January 20, 2010
Japan-Australia Pact At Risk Over Whaling Disputes
As an ongoing whaling dispute between Japan and Australia heats up, lawmakers of Japan's ruling party are rethinking a possible defense logistics accord between the two nations, the AFP news agency reported.
The lawmakers' concerns follow harassment early this month by anti-whaling activists of the Sea Shepherd Conservation Society of a Japanese whaling fleet on its annual hunt for hundreds of whales in Antarctic waters.
Japan has conducted the hunts, despite a 1986 international moratorium on commercial whaling, based on a loophole that allows "lethal research" whaling.
Japan's government is now considering whether to submit a bill to parliament on a defense agreement with Australia. The so-called Acquisition and Cross-servicing Agreement would allow the two nations' militaries to share food, fuel and other supplies and services during overseas operations.
However, when Kazuya Shimba, Japan's vice defense minister, explained the bill to lawmakers, some within Japan's ruling center-left coalition urged the government to proceed "cautiously" with the deal, saying it should be reconsidered given the recent harassment of Japan's whaling fleet.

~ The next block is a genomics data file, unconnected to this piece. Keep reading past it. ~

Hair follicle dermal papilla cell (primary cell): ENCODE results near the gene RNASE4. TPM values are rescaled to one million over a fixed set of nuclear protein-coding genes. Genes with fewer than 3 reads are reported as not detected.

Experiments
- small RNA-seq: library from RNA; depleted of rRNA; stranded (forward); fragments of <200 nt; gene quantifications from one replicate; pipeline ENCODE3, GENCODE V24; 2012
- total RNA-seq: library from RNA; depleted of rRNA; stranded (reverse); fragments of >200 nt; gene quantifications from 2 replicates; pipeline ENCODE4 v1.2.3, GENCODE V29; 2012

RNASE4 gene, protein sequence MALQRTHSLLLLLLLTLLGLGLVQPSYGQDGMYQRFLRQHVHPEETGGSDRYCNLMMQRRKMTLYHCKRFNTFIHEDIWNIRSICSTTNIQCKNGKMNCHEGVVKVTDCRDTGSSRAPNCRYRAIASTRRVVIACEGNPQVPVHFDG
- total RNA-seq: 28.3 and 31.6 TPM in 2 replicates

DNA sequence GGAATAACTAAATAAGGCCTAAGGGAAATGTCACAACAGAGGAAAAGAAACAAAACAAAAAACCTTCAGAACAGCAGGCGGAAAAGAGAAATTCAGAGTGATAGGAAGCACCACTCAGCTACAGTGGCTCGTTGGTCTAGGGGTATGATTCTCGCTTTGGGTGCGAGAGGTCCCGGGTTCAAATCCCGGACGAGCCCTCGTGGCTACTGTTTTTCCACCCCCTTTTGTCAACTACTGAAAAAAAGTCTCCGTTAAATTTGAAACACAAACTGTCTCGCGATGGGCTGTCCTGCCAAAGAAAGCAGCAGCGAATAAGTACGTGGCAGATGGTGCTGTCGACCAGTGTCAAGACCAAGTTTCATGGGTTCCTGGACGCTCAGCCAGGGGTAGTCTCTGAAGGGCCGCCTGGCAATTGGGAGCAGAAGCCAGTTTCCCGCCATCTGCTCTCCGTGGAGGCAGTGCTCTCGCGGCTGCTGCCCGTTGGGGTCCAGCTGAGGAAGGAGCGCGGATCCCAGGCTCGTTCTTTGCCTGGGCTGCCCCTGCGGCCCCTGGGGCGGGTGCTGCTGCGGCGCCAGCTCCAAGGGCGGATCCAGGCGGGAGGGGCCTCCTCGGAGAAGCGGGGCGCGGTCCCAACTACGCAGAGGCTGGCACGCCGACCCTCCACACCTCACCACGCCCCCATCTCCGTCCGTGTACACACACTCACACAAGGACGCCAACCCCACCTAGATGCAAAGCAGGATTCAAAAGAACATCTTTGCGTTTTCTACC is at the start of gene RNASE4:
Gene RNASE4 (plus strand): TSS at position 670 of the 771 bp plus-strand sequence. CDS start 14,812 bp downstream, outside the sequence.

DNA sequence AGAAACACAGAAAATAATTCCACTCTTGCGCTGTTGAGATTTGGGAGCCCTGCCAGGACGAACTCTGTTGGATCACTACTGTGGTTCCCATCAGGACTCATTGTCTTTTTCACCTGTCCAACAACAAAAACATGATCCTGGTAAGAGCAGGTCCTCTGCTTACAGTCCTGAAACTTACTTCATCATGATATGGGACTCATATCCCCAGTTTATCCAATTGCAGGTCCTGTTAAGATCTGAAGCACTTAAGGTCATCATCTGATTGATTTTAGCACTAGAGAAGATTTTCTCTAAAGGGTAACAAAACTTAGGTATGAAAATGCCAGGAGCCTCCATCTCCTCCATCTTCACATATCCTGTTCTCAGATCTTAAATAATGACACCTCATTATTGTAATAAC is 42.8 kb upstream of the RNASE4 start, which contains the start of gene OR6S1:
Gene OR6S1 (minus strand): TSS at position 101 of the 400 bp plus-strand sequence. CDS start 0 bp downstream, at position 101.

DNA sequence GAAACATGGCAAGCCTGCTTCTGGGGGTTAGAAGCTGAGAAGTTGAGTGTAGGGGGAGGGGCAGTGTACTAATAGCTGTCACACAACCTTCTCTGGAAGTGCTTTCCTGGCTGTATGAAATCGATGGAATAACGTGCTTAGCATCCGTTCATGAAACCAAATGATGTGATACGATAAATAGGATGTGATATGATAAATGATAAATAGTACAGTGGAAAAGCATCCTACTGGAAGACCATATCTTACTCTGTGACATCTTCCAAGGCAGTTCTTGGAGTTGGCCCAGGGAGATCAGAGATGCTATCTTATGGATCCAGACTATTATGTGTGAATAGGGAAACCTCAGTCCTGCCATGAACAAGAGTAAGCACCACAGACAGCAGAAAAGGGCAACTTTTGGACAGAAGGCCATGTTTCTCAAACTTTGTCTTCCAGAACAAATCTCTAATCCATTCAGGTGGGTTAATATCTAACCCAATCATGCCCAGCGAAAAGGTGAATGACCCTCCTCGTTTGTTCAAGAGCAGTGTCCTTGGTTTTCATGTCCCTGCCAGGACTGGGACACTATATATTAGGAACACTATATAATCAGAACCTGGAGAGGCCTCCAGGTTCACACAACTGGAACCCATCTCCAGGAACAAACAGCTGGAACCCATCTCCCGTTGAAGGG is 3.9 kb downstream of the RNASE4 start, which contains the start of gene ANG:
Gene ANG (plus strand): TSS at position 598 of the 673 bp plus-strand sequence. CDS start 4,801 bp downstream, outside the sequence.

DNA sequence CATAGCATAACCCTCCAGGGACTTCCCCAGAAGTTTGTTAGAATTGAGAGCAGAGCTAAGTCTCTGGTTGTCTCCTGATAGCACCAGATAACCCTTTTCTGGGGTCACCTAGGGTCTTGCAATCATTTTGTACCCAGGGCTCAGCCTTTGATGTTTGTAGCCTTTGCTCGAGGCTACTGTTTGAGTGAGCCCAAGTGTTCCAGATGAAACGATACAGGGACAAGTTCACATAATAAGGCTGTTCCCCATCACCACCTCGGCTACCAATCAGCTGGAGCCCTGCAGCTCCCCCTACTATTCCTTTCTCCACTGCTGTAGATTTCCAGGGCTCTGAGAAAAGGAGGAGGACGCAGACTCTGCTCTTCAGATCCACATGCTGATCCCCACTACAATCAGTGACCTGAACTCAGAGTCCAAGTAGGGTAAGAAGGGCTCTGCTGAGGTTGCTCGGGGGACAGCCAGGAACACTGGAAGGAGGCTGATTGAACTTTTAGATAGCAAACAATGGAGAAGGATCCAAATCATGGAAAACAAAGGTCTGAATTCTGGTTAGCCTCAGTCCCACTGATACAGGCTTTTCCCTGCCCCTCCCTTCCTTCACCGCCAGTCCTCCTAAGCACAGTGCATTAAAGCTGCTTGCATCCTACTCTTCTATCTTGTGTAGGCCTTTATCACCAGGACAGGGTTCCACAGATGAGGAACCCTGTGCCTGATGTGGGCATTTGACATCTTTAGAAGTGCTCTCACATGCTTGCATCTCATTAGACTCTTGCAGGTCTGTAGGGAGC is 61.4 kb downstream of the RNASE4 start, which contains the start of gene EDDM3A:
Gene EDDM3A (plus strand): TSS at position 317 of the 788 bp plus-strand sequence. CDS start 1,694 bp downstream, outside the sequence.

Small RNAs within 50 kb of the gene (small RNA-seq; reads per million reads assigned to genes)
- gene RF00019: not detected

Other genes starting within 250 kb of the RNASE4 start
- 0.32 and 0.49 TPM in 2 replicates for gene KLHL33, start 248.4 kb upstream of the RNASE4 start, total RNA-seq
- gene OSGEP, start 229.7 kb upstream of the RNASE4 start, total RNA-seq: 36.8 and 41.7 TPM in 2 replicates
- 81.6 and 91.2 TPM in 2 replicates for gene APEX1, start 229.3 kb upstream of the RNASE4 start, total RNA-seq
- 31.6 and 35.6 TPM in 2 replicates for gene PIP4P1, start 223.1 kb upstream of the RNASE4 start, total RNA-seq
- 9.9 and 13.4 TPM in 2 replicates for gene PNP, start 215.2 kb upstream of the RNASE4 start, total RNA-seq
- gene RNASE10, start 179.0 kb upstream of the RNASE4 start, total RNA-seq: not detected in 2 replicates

"According to our vice minister, one of the lawmakers said he wants the government to insist on Japan's current position," in support of whale hunting, said a defense ministry spokeswoman during an interview with the AFP news agency.
Any two nations would see differently on certain issues, and that it was important to "maintain military relations of trust", the vice minister told lawmakers.
Authorities in New Zealand and Australia are investigating the latest clash between the activists and Japanese whalers, in which the environmentalists' New Zealand-registered high-tech ship Ady Gil sank in Antarctic waters after colliding with the whaling fleet's security ship.
Both the whalers and the activists blame each other for the collision.
Japan has lodged a fervent complaint with the Wellington government over the incident.
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